The trumpet and cornet both stem from common ancestry. The trumpet, the cylindrical member of the brass family, speaks in a brilliant, martial, and confident manner, as royalty speaks, so its early history is easily traced through the record of kings and queens.

While the early cornets were wooden, the trumpet, because of its royal sponsorship, has been made of metal since the stone age gave way to the age of metals.

Because the cylindrical nature of the trumpet did not lend itself to the keyed-tone-hole system it was used continuously in its straight, open-toned form, utilizing different instruments in varying lengths for changes of key.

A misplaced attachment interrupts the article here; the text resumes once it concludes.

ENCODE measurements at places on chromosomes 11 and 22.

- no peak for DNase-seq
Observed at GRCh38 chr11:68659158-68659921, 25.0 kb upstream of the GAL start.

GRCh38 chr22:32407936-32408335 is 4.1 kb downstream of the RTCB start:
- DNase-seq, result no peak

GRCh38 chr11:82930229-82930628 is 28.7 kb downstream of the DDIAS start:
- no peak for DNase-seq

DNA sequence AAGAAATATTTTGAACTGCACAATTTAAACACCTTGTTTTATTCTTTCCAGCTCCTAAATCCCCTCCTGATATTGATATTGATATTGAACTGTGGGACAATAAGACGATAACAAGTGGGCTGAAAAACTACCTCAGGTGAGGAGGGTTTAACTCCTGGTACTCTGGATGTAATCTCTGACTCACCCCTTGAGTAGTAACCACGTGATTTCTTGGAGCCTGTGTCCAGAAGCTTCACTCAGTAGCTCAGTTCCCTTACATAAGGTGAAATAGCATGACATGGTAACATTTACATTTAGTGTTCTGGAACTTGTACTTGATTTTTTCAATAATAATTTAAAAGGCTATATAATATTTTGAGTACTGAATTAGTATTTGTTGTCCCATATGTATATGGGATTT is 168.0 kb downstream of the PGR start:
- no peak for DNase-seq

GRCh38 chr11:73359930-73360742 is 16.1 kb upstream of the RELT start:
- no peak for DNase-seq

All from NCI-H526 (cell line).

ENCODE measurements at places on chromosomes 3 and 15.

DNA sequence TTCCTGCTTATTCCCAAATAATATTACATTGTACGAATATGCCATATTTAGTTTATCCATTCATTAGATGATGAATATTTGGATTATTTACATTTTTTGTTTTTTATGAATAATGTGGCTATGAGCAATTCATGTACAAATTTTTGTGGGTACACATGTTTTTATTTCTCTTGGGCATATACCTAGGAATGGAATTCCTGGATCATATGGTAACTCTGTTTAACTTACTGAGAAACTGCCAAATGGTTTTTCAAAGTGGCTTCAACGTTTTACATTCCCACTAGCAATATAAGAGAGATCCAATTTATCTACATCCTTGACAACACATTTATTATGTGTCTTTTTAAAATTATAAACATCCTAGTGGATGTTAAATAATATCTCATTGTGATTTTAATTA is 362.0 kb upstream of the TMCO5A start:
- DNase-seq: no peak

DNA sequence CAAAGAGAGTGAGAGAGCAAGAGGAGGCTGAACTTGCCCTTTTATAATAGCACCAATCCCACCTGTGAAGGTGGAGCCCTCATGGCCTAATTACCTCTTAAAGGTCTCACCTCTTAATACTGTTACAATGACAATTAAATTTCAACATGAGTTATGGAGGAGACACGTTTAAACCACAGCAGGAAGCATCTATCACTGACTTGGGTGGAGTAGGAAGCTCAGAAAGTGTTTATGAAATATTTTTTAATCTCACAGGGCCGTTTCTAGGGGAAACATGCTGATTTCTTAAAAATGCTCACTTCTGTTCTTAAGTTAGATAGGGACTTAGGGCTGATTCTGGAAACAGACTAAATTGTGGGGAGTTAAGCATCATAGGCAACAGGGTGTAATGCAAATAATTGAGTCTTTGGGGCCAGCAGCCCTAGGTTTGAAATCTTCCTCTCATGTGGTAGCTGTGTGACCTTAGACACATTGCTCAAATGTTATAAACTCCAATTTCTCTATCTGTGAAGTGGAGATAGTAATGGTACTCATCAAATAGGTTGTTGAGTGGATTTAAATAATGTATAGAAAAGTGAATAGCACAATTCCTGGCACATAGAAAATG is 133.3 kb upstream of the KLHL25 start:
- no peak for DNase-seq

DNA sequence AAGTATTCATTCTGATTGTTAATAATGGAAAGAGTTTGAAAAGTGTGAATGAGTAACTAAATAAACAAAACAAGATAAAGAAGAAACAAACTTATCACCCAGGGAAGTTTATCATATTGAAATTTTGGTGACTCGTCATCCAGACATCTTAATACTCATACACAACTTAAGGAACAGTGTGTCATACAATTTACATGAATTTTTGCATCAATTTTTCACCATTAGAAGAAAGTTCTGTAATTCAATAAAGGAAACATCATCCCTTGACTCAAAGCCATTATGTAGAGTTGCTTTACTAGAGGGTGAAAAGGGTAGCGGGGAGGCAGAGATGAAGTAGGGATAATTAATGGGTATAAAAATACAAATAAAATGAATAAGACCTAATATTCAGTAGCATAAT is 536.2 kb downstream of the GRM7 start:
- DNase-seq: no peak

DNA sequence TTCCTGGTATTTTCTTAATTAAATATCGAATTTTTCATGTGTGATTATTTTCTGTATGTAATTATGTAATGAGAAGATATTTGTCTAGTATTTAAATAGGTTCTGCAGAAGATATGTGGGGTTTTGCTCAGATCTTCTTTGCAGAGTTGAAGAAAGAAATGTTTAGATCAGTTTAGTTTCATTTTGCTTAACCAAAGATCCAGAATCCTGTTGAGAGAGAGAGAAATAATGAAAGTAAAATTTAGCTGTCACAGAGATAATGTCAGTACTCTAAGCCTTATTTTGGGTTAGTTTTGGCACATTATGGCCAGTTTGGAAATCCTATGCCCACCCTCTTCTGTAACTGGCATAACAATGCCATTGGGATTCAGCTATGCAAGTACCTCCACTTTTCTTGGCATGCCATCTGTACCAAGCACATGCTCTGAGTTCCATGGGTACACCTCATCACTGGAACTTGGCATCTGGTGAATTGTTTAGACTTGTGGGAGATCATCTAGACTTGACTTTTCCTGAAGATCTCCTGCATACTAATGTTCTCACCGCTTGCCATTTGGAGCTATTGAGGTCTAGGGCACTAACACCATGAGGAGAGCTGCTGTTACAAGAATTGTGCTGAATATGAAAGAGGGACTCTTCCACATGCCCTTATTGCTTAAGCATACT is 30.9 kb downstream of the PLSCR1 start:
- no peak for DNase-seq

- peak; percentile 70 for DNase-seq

In 1778, an ingenious Irishman by the name of Clagget joined two trumpets together by a means of a changed valve which looked like a double french horn without valves. Later, the piston valve was developed, and the stage for the modern trumpet was set.

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